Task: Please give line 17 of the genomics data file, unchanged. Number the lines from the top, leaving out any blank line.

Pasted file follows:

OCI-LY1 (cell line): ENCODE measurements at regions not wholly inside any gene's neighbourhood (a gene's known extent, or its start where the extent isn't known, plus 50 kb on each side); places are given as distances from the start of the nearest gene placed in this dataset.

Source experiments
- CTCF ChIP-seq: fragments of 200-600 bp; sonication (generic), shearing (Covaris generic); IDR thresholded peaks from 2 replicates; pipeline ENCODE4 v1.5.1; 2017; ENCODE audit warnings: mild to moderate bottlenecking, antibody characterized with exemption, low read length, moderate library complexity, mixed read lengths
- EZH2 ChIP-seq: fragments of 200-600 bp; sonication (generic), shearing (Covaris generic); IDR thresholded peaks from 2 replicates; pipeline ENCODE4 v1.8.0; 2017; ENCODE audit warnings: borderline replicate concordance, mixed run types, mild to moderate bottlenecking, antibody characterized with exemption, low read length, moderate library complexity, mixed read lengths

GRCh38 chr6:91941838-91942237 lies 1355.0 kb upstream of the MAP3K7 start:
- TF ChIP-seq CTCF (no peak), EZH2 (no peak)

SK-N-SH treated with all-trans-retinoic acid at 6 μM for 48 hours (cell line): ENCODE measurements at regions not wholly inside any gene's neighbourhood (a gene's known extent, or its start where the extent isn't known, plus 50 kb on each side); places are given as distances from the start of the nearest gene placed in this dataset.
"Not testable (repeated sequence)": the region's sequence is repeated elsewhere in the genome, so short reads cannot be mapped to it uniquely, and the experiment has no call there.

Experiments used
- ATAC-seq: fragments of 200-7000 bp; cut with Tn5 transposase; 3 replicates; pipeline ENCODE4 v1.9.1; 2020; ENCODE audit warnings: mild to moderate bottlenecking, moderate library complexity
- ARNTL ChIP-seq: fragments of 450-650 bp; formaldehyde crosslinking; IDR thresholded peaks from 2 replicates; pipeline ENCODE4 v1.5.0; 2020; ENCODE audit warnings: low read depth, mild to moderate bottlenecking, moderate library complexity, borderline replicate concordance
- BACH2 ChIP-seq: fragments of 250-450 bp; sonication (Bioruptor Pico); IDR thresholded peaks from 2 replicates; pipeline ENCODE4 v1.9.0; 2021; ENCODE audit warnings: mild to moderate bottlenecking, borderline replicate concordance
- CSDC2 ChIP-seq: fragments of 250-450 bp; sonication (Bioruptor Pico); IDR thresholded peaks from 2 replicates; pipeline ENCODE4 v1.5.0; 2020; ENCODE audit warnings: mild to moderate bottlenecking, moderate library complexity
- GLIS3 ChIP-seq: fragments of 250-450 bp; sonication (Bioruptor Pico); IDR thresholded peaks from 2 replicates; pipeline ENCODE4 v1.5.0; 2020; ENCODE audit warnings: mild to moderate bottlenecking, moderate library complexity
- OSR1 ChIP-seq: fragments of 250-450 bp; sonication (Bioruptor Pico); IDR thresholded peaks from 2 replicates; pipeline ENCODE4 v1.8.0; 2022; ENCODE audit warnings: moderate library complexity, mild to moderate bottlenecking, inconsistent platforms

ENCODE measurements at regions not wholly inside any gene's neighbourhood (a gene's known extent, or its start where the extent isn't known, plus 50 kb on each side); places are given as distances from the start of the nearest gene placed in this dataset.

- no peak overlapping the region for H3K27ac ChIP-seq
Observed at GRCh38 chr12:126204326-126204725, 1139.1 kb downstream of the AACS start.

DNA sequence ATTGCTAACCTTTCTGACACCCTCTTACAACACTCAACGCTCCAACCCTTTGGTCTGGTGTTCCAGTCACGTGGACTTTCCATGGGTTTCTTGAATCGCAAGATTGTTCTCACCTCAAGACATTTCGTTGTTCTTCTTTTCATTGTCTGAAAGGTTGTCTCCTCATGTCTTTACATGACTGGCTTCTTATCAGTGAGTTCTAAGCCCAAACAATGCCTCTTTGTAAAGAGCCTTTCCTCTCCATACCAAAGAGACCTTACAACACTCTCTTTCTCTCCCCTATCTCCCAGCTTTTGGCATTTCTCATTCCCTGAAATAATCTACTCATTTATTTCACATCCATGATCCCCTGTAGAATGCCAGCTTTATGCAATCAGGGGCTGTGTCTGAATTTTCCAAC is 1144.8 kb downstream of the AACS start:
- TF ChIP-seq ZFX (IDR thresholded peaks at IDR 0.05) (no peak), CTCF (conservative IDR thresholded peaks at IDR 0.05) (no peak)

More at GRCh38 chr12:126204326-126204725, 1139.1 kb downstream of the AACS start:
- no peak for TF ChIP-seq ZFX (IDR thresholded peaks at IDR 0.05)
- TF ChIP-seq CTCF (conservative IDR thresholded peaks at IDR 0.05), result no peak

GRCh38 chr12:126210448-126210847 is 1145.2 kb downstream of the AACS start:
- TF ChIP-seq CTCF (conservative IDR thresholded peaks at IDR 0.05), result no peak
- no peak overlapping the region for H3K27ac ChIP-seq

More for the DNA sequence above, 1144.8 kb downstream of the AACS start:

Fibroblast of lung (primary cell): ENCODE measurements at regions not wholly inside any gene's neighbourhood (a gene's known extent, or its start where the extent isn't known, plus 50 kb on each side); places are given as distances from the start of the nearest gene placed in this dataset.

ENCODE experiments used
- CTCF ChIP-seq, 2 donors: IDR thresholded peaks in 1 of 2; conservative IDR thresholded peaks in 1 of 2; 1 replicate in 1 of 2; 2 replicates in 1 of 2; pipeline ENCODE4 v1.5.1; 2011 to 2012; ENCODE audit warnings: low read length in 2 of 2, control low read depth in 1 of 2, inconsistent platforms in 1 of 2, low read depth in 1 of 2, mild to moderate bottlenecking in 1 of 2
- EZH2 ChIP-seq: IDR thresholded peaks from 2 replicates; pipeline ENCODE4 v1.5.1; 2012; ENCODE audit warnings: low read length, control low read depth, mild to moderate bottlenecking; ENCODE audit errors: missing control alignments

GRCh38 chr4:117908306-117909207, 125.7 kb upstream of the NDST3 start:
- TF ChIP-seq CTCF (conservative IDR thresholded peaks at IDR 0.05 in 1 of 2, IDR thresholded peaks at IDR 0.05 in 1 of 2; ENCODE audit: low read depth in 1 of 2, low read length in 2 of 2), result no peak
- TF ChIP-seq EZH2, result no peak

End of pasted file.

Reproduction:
- no peak overlapping the region for H3K27ac ChIP-seq